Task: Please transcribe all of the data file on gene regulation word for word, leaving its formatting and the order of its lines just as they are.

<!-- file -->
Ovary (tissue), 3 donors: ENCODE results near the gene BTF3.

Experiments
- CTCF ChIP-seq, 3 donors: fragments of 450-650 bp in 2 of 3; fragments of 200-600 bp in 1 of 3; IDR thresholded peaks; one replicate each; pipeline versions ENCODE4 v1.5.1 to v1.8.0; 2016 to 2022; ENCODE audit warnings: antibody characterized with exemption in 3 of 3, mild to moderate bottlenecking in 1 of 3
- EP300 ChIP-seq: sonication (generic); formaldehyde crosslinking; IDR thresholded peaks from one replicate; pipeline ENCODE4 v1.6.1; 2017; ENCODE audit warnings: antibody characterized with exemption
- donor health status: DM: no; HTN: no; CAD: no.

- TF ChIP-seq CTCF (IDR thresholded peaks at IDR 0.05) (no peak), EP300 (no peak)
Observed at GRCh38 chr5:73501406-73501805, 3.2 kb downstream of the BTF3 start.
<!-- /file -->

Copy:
Ovary (tissue), 3 donors: ENCODE results near the gene BTF3.

Experiments
- CTCF ChIP-seq, 3 donors: fragments of 450-650 bp in 2 of 3; fragments of 200-600 bp in 1 of 3; IDR thresholded peaks; one replicate each; pipeline versions ENCODE4 v1.5.1 to v1.8.0; 2016 to 2022; ENCODE audit warnings: antibody characterized with exemption in 3 of 3, mild to moderate bottlenecking in 1 of 3
- EP300 ChIP-seq: sonication (generic); formaldehyde crosslinking; IDR thresholded peaks from one replicate; pipeline ENCODE4 v1.6.1; 2017; ENCODE audit warnings: antibody characterized with exemption
- donor health status: DM: no; HTN: no; CAD: no.

- TF ChIP-seq CTCF (IDR thresholded peaks at IDR 0.05) (no peak), EP300 (no peak)
Observed at GRCh38 chr5:73501406-73501805, 3.2 kb downstream of the BTF3 start.